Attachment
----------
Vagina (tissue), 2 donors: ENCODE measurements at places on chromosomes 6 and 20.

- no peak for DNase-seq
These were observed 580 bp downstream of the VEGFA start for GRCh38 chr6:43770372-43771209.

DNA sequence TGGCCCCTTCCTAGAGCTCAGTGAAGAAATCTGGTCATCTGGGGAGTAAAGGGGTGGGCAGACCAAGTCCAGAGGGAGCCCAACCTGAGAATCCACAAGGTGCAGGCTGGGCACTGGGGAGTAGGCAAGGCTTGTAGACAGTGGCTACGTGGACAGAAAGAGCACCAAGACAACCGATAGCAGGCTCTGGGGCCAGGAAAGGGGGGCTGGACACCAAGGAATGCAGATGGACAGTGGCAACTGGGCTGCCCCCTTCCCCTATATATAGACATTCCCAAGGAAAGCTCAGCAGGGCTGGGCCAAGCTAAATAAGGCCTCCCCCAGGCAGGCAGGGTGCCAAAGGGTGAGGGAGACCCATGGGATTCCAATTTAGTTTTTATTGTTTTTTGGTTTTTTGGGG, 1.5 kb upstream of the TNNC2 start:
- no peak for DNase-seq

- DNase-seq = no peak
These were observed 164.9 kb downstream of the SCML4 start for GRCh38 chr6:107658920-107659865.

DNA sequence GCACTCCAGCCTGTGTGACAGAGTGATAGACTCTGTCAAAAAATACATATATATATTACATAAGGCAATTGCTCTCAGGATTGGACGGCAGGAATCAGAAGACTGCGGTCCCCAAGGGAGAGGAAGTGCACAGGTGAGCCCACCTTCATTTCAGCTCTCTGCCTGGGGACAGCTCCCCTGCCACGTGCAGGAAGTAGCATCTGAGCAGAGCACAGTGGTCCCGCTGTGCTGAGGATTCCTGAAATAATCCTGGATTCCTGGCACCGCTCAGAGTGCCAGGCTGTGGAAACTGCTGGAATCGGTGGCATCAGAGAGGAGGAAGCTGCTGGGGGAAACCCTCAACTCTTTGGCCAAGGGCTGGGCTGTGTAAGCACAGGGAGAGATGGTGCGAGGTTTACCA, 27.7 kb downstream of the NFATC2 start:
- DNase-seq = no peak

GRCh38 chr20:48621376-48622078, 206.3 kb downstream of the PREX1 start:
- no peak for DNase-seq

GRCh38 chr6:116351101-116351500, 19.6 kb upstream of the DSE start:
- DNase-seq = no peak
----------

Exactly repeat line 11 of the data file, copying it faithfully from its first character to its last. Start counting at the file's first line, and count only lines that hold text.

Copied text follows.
- no peak for DNase-seq